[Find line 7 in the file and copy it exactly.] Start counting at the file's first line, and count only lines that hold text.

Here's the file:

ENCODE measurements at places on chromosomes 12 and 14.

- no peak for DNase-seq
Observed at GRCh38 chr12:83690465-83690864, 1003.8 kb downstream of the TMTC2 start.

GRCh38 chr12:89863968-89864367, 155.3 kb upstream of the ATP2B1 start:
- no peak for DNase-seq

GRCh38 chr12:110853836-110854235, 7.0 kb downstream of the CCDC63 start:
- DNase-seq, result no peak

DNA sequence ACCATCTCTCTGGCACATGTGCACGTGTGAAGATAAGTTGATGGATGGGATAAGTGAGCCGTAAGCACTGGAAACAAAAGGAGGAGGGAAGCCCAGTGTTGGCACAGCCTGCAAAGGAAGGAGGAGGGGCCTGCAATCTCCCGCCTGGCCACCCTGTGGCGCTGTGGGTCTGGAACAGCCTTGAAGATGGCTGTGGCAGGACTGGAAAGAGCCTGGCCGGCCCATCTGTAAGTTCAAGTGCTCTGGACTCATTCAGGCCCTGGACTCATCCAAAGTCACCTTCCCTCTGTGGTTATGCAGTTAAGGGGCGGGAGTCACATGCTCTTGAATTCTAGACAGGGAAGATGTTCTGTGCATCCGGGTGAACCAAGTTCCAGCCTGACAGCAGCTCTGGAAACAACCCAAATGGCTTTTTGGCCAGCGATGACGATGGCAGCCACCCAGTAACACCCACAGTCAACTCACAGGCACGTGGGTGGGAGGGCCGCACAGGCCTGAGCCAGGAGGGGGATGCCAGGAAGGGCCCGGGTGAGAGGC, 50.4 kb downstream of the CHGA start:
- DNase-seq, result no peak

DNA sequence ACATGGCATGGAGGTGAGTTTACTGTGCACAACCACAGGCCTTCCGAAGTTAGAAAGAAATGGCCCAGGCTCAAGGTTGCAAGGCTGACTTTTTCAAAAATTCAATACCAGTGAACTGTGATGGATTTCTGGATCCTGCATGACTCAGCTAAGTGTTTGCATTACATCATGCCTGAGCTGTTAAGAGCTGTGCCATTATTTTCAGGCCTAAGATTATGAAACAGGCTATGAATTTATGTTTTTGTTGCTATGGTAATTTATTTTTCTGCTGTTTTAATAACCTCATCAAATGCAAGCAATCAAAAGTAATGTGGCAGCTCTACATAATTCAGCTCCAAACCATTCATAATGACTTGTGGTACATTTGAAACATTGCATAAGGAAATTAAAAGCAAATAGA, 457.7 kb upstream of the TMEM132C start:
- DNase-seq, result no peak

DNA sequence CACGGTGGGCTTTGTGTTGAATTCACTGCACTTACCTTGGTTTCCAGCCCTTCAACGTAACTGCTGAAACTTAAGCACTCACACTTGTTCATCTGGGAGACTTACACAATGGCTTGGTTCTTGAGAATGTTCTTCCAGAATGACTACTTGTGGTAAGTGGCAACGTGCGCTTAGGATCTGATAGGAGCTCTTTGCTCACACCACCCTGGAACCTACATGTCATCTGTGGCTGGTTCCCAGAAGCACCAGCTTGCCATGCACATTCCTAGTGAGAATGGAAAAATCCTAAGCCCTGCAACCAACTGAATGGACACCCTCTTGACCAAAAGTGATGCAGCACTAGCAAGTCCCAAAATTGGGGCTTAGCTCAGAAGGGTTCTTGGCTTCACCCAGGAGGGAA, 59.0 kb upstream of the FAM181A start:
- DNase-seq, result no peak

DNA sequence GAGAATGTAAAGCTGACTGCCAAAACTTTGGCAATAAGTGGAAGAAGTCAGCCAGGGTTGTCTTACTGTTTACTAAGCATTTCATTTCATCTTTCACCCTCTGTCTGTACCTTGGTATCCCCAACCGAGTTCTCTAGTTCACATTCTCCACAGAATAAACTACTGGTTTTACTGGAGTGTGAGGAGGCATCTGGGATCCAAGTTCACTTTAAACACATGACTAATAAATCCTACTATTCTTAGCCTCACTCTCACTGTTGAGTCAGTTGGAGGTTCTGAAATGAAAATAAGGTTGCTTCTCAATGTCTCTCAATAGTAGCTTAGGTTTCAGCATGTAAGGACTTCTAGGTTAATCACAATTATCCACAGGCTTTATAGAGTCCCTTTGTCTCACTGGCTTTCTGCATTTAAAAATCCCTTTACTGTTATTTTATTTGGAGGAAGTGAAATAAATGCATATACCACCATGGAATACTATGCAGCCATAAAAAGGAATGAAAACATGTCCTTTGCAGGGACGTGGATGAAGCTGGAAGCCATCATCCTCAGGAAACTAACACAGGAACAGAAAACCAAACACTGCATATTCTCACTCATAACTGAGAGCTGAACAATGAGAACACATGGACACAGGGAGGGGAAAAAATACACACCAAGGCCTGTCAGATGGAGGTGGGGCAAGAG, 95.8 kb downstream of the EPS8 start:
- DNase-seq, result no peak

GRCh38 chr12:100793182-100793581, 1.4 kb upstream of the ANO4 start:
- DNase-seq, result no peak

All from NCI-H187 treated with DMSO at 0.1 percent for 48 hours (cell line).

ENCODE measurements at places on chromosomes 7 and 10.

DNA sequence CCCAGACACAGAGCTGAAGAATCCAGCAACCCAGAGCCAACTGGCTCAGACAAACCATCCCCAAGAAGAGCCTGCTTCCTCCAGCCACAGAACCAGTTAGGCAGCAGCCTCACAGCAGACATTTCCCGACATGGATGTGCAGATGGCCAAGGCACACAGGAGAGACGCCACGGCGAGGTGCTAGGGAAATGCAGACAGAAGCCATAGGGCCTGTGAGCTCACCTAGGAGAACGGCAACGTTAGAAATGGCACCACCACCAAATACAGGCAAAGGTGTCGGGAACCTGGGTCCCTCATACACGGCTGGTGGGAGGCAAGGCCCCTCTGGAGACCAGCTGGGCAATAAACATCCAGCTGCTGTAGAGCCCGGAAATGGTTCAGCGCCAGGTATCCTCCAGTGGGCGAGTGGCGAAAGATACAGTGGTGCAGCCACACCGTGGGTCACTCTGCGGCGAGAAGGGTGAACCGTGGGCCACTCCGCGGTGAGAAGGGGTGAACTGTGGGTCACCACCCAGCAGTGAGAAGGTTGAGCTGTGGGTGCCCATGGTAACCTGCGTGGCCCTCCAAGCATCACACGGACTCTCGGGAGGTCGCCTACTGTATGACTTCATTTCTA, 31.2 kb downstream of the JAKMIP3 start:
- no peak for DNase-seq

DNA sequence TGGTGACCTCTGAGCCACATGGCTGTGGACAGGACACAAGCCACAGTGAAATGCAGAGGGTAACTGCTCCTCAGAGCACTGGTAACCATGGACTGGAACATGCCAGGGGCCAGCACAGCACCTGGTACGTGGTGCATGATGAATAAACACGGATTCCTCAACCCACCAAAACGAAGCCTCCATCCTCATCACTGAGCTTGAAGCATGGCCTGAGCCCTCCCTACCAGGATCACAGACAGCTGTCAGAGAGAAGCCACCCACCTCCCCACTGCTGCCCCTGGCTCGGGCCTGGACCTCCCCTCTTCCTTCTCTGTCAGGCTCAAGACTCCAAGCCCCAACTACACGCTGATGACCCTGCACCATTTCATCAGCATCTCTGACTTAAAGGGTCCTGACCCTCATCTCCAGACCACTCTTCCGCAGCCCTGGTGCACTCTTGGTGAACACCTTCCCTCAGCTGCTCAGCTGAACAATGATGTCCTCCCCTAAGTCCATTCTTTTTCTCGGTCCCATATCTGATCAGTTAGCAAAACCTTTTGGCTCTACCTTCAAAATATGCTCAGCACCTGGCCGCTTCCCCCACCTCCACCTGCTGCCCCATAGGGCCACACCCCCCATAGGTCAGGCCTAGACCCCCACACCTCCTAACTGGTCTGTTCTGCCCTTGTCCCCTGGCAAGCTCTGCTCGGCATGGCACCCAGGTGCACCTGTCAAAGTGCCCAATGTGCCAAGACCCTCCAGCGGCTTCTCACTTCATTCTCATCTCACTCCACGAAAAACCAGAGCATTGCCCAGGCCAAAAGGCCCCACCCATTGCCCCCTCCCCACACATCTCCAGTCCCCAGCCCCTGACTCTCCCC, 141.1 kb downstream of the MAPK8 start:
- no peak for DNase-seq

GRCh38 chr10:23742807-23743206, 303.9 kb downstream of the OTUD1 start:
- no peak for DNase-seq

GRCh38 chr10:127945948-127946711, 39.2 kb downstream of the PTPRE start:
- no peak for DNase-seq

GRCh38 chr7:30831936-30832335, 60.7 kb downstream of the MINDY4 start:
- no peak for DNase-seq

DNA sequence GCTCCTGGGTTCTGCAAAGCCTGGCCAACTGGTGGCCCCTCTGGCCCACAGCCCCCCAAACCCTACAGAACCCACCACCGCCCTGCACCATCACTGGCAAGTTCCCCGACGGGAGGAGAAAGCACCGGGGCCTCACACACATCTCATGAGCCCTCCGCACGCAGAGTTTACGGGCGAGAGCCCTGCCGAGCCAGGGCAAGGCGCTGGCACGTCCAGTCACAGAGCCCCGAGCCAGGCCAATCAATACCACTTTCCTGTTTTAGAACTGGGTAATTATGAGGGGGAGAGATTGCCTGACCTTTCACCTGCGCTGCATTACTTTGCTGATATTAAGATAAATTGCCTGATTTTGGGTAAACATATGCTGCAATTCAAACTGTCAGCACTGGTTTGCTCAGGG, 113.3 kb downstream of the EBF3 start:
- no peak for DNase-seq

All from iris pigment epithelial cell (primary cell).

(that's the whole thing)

- DNase-seq, result no peak